In an era where smartphones reign supreme, and digital clocks are omnipresent, there exists a peculiar relic of the past that continues to captivate the curious and the nostalgic. A simple phone number, 202-762-1401, holds the key to a journey through time, transporting callers back to an era when the phrase “At the tone, the time will be…” was a familiar refrain.
This phone number belongs to the U.S. Naval Observatory, and it offers a time-by-phone service that, despite the ubiquity of modern time-telling devices, still sees millions of callers each year. It’s not a scam, as many might initially suspect, but rather a testament to the enduring allure of this timeless tradition.
As the majority of Americans now possess smartphones that continuously display the time, it’s remarkable that over 3 million people called the USNO number in 2015 alone, seeking nothing more than the correct time. Demetrios Matsakis, the chief scientist for time services at the Naval Observatory, intriguingly noted, “There’s an interesting sociology to it.” He added, “They don’t call as much on the weekend, and the absolute minimum time they call is Christmas. On big holidays, people don’t care about the time. But we get a big flood of calls when we switch to daylight [saving] time and back.”
Calling this number is akin to upholding a tradition that dates back to the early days of telephone technology when anyone could effortlessly ask a human operator for the time. Throughout the 20th century, telephone companies such as Ma Bell and the subsequent telecommunications companies born after the 1984 Bell Companies breakup offered callers the convenience of obtaining both the current time and temperature. The time was typically updated every 5 or 10 seconds, marked by the unmistakable beep tone that etched a fleeting memory in the minds of those who called. The numbers were elegantly simple and easy to remember. In New York City, residents dialed Meridian 1212, while Baltimoreans dialed 844-1212. Out west, the service went by the name POPCORN, spelled out on your phone keypad.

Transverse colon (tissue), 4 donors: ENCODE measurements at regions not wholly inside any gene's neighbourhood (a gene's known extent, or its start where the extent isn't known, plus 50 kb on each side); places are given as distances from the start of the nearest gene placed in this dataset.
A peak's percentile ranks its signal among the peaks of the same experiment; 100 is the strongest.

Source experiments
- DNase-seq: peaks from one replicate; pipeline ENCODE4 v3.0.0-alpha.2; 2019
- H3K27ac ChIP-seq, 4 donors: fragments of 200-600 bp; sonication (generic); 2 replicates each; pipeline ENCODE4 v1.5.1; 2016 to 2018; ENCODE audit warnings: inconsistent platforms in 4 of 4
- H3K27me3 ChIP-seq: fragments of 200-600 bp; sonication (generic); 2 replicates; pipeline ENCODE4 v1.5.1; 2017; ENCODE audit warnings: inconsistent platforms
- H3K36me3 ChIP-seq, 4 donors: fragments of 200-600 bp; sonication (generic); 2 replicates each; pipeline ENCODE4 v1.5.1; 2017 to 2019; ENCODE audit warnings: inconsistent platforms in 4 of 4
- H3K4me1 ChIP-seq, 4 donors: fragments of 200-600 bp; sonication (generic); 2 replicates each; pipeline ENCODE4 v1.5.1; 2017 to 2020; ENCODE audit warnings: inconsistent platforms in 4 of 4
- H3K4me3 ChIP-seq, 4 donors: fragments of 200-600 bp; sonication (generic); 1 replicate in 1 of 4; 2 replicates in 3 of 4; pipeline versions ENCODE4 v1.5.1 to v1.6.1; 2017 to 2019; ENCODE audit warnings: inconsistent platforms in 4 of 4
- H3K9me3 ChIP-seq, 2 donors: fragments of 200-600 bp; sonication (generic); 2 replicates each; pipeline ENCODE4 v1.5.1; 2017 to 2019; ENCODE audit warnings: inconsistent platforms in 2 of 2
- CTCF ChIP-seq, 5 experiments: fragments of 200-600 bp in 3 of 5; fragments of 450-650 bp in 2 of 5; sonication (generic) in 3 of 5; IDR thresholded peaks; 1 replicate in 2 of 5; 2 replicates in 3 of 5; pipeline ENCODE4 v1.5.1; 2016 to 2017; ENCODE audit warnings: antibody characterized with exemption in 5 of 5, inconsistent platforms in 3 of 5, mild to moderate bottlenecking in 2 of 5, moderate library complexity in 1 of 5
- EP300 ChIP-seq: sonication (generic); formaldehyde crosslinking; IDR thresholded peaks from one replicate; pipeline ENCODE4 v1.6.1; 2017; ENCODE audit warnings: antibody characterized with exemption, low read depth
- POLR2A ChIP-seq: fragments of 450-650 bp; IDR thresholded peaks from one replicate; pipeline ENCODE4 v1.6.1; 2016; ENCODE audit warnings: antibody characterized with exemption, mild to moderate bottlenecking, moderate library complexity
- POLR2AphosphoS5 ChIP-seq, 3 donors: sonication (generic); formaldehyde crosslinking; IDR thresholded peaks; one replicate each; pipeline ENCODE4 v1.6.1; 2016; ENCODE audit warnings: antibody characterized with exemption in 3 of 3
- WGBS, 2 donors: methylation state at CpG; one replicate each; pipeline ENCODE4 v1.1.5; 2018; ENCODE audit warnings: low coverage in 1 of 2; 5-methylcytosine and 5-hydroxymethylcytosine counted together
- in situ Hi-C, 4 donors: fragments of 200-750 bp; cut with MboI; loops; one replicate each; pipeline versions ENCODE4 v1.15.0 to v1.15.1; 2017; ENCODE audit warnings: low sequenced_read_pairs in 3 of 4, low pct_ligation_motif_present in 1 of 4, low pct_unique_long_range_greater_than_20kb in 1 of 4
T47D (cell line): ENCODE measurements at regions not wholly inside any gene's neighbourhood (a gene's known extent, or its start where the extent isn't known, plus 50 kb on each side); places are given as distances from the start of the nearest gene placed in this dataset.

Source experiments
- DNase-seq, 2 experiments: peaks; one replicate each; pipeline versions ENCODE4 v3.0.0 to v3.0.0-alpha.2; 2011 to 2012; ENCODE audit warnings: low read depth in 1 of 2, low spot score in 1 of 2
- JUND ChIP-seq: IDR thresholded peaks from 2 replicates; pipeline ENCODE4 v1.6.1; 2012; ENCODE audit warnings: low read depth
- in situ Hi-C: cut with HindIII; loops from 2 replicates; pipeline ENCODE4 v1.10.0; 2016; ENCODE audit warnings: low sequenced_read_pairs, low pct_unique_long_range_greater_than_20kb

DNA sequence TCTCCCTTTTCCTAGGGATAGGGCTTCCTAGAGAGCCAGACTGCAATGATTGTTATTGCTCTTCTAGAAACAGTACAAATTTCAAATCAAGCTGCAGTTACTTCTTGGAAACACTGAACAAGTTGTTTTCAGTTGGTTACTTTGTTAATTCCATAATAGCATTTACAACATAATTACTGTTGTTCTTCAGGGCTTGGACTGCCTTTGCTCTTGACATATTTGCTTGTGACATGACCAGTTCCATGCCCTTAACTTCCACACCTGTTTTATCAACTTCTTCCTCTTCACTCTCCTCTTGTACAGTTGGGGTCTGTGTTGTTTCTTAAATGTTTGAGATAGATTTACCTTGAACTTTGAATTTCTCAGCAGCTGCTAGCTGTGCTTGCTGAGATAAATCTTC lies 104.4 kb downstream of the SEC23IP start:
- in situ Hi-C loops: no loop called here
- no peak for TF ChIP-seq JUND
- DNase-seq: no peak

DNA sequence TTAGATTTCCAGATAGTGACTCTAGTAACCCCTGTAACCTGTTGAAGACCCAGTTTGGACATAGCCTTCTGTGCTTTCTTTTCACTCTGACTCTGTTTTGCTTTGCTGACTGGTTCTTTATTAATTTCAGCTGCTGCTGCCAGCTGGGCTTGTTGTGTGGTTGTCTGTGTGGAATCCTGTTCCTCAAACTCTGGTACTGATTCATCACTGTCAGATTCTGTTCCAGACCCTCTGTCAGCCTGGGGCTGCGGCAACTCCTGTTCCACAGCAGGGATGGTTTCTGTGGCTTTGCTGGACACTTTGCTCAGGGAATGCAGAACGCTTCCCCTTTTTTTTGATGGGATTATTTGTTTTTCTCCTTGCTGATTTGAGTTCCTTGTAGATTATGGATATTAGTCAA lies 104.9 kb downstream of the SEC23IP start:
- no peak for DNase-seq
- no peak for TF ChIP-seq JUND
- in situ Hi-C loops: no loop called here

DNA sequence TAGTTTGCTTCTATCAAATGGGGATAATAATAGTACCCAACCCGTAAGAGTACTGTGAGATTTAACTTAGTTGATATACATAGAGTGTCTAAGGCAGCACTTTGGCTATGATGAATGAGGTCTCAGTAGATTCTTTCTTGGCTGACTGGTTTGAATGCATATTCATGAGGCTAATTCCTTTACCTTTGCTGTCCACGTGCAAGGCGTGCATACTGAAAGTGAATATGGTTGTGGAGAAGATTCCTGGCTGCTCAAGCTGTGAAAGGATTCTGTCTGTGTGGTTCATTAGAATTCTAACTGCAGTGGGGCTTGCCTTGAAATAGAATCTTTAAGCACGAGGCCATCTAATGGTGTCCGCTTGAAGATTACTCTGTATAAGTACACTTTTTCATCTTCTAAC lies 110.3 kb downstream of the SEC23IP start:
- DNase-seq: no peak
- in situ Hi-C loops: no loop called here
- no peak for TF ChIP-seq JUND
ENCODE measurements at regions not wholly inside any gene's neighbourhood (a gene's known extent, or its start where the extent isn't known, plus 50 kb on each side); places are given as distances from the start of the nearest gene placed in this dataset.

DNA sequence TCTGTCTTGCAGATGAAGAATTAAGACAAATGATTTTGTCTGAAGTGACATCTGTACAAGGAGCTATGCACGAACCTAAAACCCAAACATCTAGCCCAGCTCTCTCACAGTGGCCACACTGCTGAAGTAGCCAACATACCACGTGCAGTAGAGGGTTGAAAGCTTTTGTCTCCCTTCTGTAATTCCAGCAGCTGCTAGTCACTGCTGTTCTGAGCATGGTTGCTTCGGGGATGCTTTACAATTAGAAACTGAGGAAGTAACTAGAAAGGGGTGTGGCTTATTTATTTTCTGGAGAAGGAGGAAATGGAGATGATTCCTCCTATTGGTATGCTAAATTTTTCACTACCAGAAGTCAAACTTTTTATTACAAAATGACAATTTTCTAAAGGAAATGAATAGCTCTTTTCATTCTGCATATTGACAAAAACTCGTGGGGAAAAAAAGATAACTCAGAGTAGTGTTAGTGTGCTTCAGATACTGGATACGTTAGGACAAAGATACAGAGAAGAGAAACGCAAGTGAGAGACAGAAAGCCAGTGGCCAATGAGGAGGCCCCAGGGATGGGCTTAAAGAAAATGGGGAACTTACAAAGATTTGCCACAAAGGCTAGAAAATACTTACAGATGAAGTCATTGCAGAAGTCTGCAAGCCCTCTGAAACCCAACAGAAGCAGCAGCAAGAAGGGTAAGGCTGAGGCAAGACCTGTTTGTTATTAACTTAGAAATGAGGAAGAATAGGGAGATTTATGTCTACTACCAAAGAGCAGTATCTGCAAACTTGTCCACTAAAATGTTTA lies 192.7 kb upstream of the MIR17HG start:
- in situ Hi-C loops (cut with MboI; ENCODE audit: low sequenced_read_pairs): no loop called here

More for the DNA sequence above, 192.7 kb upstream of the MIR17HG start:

Callers would be greeted by a friendly message, often narrated by different voices in various regions. Some services incorporated messages from sponsors, while others remained more straightforward. In the pre-digital age, many relied on this service to reset their clocks following power outages or other disruptions. Verizon discontinued its service in 2011, following AT&T’s earlier decision to do so in 2007. However, in select communities, local businesses and organizations still carry on this legacy.
With clocks appearing on an increasing array of devices, from cable boxes to household appliances and the ever-present smartphones, one might assume that the demand for the USNO service would dwindle. Yet, contrary to expectations, the number of calls has been on the rise since 2009, according to Matsakis. “We expected it to drop off because with cellphones you get the time right there,” he explained. “But calls have gone up since 2009.”
Today, when callers dial the USNO line, they hear the same voice they have since 1978. Actor Fred Covington, known for his role as an auctioneer in the original 1977 Roots miniseries, lent his voice to record every conceivable permutation of the time over several days. Though Covington passed away in 1993, his voice endures, breathing life into a service that many might have thought had vanished into the annals of history.
In an age where technology constantly evolves, and old traditions often fade away, the US Naval Observatory’s time-by-phone service stands as a reminder that some things are truly timeless. So, the next time you find yourself curious about the time, take a moment to dial 202-762-1401, and as the familiar voice says, “At the tone, the time will be…” you may just find yourself transported back to a simpler time when a phone call could answer one of life’s most fundamental questions.